The different nations and individuals that had embraced this policy and still embracing it and keeping to the terms have sweet stories to tell as through such partnerships many countries have been able to successfully provide standard dividends to their citizens in their areas of needs. Nigeria’s aviation sector is no doubt one of the sectors of government going through a myriad of problems including infrastructural challenges as witnessed in the obsolete structures adorning the different airports which required trillions of naira to upgrade. Some of the airports including the gateway airport in Lagos still carry the architecture of 1979 built after the Amsterdam Schiphol airport which has been transformed many times. It is no longer news that it was during the tenure of former President Olusegun Obasanjo that the first PPP policy was embraced in the aviation sector through the agreement signed between the Federal Airports Authority of Nigeria (FAAN) and Bi-Courtney Aviation Services Limited (BASL) that gave birth to the beautiful edifice now popularly called MMA2 at the local wing of the Lagos local airport.

Setbacks, way forward

Unfortunately, this beautiful deal not quite long went bad as the government’s representative, FAAN suddenly woke up to question an already signed and sealed deal, while Bi-Courtney on the other hand continues to stand its ground on why the existing agreement should remain. To back up its position, the MMA2 managers have since dragged the government to court. There are many other PPP arrangements in the sector that have gone sour, which sadly have put a question mark on the credibility of partnerships in Nigeria amongst the circle of both local and international private investors.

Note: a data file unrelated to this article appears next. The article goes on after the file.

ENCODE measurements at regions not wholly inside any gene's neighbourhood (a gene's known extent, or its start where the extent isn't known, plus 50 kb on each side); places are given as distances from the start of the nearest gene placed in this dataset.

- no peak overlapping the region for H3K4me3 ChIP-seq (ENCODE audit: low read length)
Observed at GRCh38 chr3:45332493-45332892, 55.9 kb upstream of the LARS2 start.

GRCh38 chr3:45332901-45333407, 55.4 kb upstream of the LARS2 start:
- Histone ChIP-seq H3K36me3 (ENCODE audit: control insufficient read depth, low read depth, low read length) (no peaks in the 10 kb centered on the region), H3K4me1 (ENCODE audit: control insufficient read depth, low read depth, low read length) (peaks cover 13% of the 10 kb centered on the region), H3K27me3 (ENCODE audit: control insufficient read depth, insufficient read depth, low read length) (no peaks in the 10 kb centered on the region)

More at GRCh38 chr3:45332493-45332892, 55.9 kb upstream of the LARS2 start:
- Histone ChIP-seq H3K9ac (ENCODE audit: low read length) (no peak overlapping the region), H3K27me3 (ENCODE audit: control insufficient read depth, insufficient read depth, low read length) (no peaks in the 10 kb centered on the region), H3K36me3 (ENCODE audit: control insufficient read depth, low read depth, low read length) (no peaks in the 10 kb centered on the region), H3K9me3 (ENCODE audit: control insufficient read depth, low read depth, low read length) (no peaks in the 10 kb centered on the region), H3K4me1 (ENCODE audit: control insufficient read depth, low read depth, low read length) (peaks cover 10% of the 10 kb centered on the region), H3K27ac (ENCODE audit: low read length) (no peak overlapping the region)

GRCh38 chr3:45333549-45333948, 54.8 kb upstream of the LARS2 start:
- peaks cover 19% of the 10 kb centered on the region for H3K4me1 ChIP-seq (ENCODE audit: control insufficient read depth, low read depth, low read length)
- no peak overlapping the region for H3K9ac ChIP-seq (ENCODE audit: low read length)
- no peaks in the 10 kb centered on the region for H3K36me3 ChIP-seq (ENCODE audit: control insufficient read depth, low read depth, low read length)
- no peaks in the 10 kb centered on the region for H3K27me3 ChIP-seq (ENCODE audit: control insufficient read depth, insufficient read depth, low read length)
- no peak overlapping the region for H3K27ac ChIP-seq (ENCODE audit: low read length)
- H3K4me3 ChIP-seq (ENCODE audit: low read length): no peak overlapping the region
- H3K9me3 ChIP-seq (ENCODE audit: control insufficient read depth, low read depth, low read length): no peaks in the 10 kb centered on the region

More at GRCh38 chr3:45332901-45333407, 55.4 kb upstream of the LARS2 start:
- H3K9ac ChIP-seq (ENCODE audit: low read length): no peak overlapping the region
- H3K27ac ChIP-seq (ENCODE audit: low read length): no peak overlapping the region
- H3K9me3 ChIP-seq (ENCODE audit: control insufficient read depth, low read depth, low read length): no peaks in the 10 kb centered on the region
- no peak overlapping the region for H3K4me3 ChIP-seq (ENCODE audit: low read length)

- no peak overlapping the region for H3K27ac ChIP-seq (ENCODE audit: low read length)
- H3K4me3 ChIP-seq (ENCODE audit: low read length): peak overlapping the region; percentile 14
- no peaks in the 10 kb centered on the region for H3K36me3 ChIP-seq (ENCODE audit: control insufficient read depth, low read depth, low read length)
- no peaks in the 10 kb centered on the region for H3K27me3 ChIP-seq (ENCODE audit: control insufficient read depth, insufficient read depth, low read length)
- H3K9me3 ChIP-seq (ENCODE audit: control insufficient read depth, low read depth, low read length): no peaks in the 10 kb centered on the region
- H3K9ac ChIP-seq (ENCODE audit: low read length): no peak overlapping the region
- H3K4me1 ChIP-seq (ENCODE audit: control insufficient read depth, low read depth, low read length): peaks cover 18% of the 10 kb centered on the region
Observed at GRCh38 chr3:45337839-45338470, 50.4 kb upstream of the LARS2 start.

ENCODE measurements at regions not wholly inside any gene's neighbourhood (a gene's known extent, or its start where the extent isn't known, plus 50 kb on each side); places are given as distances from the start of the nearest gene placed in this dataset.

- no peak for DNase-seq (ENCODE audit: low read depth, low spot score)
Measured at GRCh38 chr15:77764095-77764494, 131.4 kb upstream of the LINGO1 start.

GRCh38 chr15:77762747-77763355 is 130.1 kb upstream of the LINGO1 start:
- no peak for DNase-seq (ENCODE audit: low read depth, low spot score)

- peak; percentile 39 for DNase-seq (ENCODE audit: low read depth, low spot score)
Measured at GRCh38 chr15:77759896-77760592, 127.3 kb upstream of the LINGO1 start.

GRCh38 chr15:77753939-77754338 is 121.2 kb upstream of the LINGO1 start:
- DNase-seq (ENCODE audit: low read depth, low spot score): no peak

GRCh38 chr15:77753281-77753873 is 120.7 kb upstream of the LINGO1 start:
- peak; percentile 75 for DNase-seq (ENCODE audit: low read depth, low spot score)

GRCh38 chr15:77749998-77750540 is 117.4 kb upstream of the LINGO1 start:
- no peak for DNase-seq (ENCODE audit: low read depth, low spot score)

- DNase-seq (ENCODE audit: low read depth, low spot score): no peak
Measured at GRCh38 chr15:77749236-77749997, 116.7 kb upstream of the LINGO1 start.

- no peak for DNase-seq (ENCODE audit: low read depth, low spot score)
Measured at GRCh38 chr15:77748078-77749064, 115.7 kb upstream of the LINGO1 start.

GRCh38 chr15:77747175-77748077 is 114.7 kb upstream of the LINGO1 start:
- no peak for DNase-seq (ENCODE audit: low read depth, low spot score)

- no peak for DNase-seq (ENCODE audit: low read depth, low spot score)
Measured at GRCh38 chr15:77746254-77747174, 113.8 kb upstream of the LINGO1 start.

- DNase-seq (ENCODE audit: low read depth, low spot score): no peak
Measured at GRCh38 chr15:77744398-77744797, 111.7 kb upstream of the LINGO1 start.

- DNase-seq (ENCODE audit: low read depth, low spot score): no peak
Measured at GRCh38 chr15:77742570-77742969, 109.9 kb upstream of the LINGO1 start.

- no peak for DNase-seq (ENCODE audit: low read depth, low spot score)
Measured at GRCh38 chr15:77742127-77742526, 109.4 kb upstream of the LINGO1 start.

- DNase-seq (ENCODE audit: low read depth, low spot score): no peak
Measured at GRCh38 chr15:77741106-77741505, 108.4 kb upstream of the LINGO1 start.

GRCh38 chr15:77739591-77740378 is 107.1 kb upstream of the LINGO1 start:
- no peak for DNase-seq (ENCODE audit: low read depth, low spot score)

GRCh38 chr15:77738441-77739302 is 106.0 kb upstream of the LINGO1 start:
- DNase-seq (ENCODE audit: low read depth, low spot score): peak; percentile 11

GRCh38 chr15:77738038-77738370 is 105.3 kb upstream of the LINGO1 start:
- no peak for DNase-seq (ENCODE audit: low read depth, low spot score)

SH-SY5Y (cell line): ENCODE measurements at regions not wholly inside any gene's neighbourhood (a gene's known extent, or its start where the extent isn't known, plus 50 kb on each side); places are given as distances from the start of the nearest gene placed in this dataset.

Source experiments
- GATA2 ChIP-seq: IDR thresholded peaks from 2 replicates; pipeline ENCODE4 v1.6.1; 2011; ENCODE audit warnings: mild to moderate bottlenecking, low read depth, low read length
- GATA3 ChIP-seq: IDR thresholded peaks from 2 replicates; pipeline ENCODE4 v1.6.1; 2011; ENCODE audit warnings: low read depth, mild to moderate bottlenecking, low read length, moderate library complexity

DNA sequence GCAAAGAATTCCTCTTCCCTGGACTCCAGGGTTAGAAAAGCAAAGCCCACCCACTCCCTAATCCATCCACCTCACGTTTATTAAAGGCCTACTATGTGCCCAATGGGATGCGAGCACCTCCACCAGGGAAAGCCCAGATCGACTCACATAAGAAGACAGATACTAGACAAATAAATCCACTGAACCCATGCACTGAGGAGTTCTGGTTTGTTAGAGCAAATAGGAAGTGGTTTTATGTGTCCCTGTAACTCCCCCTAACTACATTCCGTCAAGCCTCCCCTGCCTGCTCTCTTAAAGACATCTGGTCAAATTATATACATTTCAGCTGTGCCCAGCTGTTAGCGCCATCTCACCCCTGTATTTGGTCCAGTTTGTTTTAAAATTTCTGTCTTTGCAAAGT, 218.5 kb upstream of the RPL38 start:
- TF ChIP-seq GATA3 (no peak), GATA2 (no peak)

The partnership between the maverick chairmen of the Virgin Group, Sir Richard Branson to help set up Virgin Nigeria between 2004 and 2005 finally hit the rock over attempts to change the rule of the game midway. According to Branson, “we have Virgin’s ill-fated footsteps by setting up a new airline in Africa in conjunction with the Nigerian government. Together a very good airlinethe first airline in West Africa that was ever IOSA/IATA operational safety audit accredited but unfortunately it got tied down to the politics of the country. “We led the airline for 11 years, we fought a daily battle against government agents who wanted to daily make a fortune from us, politicians who saw the government’s 49 per cent as a meal to seek all kinds of favour. Nigerian people are generally nice but the politicians are very insane. The joint venture should have been the biggest African carrier by now if the partnership was allowed to grow, but the politicians killed it.” For sure, these strong words that came from Branson which is still hunting PPP policy in the country must have sent a very strong signal to private investors around the world about the danger of PPP policy as it affects the aviation sector.

Last line

The way it is, the government may have reached a point it has no other choice than to engage the private sector as the last hope of solving the infrastructure challenges affecting the industry.